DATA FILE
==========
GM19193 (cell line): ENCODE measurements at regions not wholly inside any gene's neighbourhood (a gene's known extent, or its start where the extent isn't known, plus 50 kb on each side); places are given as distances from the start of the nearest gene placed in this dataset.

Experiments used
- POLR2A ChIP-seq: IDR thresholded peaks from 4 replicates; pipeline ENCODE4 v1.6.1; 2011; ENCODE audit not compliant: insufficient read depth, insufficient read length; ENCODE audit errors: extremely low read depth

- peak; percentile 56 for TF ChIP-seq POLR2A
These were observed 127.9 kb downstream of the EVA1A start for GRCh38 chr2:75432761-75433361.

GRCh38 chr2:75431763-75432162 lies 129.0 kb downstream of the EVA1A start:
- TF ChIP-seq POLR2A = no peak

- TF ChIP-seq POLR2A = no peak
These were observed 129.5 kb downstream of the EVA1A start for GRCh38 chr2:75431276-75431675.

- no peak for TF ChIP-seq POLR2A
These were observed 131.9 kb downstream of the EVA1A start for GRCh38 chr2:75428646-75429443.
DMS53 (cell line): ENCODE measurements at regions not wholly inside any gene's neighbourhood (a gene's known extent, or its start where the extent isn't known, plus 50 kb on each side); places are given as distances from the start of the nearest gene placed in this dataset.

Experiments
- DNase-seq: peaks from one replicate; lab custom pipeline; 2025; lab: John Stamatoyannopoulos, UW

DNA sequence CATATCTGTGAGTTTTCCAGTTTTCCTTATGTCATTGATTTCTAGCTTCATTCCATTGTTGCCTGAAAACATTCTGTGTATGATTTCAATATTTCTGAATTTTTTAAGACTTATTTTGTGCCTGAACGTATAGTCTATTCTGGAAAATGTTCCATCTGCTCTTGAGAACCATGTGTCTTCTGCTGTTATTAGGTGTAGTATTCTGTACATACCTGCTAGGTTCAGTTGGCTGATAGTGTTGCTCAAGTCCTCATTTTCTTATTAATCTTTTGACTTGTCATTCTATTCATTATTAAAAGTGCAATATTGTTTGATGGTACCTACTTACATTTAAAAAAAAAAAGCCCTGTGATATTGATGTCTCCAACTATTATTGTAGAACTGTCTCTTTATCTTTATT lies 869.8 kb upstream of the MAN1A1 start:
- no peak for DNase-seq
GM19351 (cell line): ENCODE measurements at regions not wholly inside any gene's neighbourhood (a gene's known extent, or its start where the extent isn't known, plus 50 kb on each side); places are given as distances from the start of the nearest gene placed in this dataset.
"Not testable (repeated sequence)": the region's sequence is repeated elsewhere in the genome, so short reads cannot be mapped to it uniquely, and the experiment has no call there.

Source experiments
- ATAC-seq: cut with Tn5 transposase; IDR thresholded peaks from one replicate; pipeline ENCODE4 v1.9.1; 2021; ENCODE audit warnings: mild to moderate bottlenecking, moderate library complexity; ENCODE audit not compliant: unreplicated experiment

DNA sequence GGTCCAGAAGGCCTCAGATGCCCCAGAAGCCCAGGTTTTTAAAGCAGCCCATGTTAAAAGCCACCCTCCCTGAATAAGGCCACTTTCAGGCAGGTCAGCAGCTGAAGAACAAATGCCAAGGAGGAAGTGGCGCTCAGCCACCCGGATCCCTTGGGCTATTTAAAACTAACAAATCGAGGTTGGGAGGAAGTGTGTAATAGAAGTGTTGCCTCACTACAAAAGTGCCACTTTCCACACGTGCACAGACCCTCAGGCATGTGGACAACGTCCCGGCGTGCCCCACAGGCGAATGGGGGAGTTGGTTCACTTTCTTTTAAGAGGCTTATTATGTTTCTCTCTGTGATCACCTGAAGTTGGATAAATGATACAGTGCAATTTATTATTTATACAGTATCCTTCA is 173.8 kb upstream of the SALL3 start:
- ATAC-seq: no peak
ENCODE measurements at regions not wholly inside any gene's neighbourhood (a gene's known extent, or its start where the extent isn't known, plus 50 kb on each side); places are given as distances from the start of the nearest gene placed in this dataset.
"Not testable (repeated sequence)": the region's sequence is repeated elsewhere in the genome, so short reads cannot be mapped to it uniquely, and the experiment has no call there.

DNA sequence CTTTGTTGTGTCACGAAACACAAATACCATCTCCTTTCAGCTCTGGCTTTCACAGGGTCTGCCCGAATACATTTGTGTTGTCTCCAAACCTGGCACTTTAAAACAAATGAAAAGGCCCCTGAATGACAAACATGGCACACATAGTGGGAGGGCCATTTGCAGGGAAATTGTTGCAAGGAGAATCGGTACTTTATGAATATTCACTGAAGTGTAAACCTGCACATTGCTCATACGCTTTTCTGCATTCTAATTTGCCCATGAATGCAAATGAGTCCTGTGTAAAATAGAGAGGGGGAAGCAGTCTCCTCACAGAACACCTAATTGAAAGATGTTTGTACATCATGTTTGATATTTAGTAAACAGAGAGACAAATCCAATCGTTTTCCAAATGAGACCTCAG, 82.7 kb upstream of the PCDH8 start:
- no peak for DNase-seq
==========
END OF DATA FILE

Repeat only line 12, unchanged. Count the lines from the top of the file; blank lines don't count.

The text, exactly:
DMS53 (cell line): ENCODE measurements at regions not wholly inside any gene's neighbourhood (a gene's known extent, or its start where the extent isn't known, plus 50 kb on each side); places are given as distances from the start of the nearest gene placed in this dataset.